A poem upon reflection of Good Friday and the cross on which our Savior hung.
Praise God it is not the only tree there will ever be . . .
In the beginning
The first tree was planted.
Its branches cast shadows that felt like shade
Its nectar held tightly to secrets worth everything to those who sought them
Its fruit drew the hearts of man
At dawn, the sun hit this tree just so
So that all who sought to take hold of its secrets would find their way to its base
Up, up, up the solid branches to receive from this tree its truth
And man’s hearts are fickle
So this tree fed its seekers for generations with long-lasting fruit of
good and evil, war and peace, sacrifice and suffering¬
And man ate their fill
And yet, there was no satisfaction
Only a long-harbored dream
That this would not be the only story
And so, the second tree was planted.
This tree was grown in the hidden places
Away from cool shade
Never bearing much fruit at all
This tree was smaller, but cast a long shadow
Some even said this tree was cursed
In the hidden places, there wasn’t much rain
And who would water such a tree?
It splintered easily
Which is why it did not resist being cut down
So, down came the second tree
For this tree had work to do
Its purpose had been set
This tree would bear an incredible burden
The time had come, and the cries of man were deafening
It wasn’t enough that the tree had been cut – it must now be carried
Dragged through rocky streets – at midday
The sun, scorching. The shouts, brutal. The street, so long
Up, Up, Up, the hill
Until the destination was in sight
The skull place it was called
Up, Up, Up – the tree was raised, holding its broken burden
Though this burden didn’t seem to belong to the tree
The other trees from the hidden places carried burdens, too, but not like this one.
This tree bore more than a burden, but an answer
To questions long asked, and dreams long dreamt
Asked and dreamt since the planting of the first tree
But still, this felt so wrong.
Maybe this tree was cursed.
First, came the quake – threatening to break the tree in two.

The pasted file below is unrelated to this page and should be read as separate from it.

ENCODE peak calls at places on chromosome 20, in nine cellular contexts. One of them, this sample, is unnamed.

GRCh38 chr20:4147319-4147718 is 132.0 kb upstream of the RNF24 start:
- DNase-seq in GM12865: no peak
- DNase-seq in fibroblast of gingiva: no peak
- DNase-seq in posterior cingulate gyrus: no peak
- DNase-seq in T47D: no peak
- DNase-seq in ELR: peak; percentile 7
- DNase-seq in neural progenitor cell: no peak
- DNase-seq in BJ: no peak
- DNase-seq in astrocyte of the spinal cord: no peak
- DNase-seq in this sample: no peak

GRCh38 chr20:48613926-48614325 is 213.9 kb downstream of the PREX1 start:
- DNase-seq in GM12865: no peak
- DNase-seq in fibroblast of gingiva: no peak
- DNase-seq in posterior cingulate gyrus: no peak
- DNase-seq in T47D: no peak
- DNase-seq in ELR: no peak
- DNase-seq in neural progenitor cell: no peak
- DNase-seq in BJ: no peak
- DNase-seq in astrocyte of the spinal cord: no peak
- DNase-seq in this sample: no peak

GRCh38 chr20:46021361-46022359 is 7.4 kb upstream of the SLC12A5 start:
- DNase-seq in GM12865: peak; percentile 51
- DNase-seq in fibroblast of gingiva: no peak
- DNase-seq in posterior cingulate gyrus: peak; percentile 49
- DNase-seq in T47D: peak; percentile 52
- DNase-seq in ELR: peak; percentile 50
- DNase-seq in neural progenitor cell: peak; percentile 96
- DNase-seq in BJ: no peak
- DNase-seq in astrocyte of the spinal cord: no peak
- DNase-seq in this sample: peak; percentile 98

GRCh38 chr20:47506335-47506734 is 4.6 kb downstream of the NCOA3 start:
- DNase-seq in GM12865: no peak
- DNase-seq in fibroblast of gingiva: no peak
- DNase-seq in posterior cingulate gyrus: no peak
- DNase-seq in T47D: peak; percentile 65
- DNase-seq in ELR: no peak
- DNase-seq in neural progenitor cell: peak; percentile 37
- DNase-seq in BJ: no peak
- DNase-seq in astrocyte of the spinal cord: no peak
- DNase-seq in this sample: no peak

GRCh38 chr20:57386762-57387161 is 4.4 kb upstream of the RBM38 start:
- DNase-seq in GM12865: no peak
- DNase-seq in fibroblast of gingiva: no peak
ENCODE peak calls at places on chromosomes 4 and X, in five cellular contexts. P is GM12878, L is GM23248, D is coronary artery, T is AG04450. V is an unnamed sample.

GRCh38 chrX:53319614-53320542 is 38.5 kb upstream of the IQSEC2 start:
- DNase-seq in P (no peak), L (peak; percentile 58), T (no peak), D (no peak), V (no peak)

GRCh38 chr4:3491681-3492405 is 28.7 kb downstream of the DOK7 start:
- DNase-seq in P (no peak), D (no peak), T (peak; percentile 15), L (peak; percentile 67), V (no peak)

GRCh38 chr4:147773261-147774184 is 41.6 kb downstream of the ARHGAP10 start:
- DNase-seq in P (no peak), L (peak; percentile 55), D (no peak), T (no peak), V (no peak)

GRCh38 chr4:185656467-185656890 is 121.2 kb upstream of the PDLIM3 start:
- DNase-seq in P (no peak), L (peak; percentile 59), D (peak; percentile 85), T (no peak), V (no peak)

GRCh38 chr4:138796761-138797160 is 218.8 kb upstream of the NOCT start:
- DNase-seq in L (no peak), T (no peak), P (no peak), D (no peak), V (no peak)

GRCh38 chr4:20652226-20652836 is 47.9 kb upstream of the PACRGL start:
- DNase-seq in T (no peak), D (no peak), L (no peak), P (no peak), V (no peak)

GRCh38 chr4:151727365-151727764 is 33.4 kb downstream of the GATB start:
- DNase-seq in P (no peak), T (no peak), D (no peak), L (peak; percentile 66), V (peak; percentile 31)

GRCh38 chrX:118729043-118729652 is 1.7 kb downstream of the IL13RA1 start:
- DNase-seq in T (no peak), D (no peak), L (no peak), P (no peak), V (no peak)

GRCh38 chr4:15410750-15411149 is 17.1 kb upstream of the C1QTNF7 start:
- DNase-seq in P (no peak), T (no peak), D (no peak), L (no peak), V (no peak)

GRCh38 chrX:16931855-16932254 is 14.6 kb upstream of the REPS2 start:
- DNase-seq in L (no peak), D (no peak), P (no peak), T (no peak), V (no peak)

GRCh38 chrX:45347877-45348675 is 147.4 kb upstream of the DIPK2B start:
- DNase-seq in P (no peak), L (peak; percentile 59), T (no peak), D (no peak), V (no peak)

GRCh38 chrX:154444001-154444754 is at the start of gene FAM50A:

Then the darkness – like night – a dangerous shadow devoid of peace
Then – the whisper
And it was as if nothing else mattered, but the voice which spoke to the roots the tree had long forgotten.
This tree bore something pure in the midst of evil. This tree bore light in the midst of darkness.
And, then, nothing. The tree was released of its burden – splintered and stained as it was – The tree had fulfilled its purpose.
And so, the second tree was burned to dust.
And when the second tree caught fire . . . Suddenly the fruit of the first tree withered. Its sweetness soured. Its allure eclipsed.
And the first tree, stripped of its power, burned to dust alongside the second.
On the winds of the mornings to come, that dust came to rest in a new place full of new beginnings. And a third tree was planted.
A Great Oak with a sister across the river. Though the memories of the first and second tree were written in its rings, this third tree was not bound by the roots which held the first two hostage.
This third tree was alive.
A giver of life.
This third tree cast no shadow
It’s fruit brought healing
It’s leaves brought comfort
It’s song called out to man
“Whoever will come, let them come.”
And so, no more trees were to be planted. Because no more trees would ever be needed.
One thought on “The Tale of Three Trees”
beautiful. thank you.